In the upcoming NFL season, fans and analysts alike will be focused on the fresh acquisitions from the 2012 NFL draft. But don't forget about the 2011 guys.
Players like A.J. Green and Cam Newton have already broken out and are considered elite players at their respective positions. But what about the guys who haven't made their mark yet?
In 2012, several second-year pros are going to make an impact, solidifying themselves as premier players. Will your favorite player be one of them?
In 2011, Patrick Peterson established himself as an elite return man. In 2012, he's going to establish himself as an elite cornerback.
Peterson is clearly a fantastic athlete, but he was raw as a rookie. Even so, he played pretty well matched up against apposing team's No. 1 wide receivers. Now that he has improved his technique, Peterson is ready to dominate.
J.J. Watt was outstanding in 2011. The Wisconsin product racked up 5.5 sacks, while playing 5-tech in Houston's 3-4 scheme, and he was excellent against the run.
However, Watt isn't yet consistently mentioned as an elite 5-tech. In 2012, that will change, as Watt will continue to put on a show.
Despite putting up excellent numbers as a rookie, Julio Jones isn't considered an elite wide receiver. Jones struggled some with injuries last year and still played at an extremely high level.
With more experience and hopefully a clean bill of health, Jones should be able to dramatically improve his play. Physically, Jones has the ability to be one of the game's best, and he will be.
Nick Fairley's rookie campaign was derailed by injuries and Detroit's fantastic interior line depth. In 2012, Fairley elite skill set and athleticism will take over on the field.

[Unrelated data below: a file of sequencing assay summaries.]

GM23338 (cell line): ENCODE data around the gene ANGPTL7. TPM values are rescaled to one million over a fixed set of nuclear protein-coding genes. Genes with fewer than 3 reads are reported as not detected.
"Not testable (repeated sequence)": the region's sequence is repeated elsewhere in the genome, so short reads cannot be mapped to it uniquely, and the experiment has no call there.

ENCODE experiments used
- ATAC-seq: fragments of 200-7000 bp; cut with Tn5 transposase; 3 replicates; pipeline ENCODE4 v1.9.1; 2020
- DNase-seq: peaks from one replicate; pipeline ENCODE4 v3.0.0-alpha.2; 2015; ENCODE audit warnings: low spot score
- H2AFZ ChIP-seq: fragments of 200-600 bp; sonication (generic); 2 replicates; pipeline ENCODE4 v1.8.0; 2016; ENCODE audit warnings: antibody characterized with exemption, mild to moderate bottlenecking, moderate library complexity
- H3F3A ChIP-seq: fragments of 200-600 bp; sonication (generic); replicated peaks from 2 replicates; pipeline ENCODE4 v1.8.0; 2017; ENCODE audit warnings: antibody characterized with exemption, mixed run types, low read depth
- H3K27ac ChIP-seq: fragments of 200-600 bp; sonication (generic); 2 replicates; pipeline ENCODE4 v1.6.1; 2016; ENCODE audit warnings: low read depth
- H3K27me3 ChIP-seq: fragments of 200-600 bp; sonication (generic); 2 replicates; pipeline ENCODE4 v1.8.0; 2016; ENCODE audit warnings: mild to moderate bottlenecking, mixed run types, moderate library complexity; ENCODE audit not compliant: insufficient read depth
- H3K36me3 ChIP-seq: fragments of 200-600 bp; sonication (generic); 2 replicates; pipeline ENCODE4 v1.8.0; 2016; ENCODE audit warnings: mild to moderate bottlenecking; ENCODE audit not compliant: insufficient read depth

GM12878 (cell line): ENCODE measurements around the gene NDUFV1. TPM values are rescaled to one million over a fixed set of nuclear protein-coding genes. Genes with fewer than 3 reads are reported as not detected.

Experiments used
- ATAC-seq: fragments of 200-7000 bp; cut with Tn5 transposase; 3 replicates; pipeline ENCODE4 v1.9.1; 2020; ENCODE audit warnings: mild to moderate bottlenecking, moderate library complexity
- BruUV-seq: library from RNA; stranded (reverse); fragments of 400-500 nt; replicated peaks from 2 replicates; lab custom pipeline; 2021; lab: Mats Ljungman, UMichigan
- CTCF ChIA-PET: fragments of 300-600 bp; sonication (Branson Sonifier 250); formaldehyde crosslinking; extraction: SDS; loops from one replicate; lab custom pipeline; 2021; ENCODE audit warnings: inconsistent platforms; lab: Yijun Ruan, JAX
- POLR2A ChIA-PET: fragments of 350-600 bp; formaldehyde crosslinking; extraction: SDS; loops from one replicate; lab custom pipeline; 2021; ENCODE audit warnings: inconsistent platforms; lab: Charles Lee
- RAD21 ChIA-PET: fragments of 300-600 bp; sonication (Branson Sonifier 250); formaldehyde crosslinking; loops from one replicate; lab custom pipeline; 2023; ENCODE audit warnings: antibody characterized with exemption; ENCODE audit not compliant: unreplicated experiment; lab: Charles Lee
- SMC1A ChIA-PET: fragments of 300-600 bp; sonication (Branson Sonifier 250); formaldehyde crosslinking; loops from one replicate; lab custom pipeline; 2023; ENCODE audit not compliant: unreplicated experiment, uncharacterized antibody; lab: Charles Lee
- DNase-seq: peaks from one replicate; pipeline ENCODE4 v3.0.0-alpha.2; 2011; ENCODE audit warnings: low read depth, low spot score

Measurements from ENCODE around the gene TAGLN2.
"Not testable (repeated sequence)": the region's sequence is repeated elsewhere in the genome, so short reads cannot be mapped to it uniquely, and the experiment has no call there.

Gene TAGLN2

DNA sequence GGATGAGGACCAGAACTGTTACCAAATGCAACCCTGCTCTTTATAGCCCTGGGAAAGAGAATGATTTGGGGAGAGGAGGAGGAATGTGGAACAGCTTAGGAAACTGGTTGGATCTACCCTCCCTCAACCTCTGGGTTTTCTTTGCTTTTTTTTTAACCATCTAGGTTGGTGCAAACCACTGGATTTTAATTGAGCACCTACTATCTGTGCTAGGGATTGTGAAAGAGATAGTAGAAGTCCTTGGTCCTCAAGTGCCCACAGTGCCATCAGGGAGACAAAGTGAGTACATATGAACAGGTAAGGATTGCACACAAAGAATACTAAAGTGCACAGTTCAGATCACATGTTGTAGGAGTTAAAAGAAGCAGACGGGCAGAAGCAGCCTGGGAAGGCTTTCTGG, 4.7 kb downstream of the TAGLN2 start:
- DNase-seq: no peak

Though he isn't a great fit next to Ndamukong Suh, Fairley will make plays in the backfield. The Auburn product has incredible potential, and it will soon start to show.
Jimmy Smith was available for the Baltimore Ravens at No. 27 because of off-the-field issues. Based on talent, Smith should have been drafted much earlier. The 6'2", 211-pounder has 4.4 speed to go along with his size and strength.
Smith contributed down the stretch for the Ravens, and he even picked up a couple interceptions. It's possible that Smith will be Baltimore's No. 1 cornerback in 2012, and he should perform well against opposing team's best wideouts.
Because of an injury suffered before the 2011 season, Jonathan Baldwin got off to a late start on his career. However, Baldwin is a terrific talent, and he is playing alongside some great talent on the Chiefs.
At 6'4", 230 pounds, Baldwin is massive but has great speed and burst. As he improves as a route-runner, Baldwin will put together some dominant performances.
Though he didn't start as a rookie, Jake Locker showed flashes of greatness. Locker has an elite skill set but needed some time to develop, so Matt Hasselbeck started in 2011.
It's not yet known who will start the season for Tennessee, but Locker will play sooner rather than later. The former No. 8 overall pick, his arm strength and feet will help him make some incredible plays. There may be growing pains, but Locker will provide a spark to the Titans' offense.
Despite being suspended for his final season at North Carolina, Greg Little caught 61 passes and gained 709 yards as a rookie. He'll be Cleveland's No. 1 wideout in 2012, so he will be receiving plenty of looks.
Little isn't exactly a deep threat, but he's a physical player with good speed and burst. He will make plays with the ball in his hands and provide a solid red-zone target for the Browns.
The No. 14 pick in 2011, Robert Quinn offers a terrific pass-rushing skill set. He has had injury issues, though, and he needed to develop as a rookie.
Quinn wasn't ready to start last year, but in 2012, he'll be ready to make a huge impact. Playing opposite Chris Long, Quinn will be able to focus on rushing the passer and making plays.
In 2011, Torrey Smith was a one-dimensional deep threat, and he still gained 841 yards. After improving his overall game, Smith is ready to serve as a legitimate target in all situations.
At Maryland, Smith made plays on all levels of the field. He will do so again for Baltimore, and he should put up more than 1,000 yards as the Ravens' most dynamic receiver.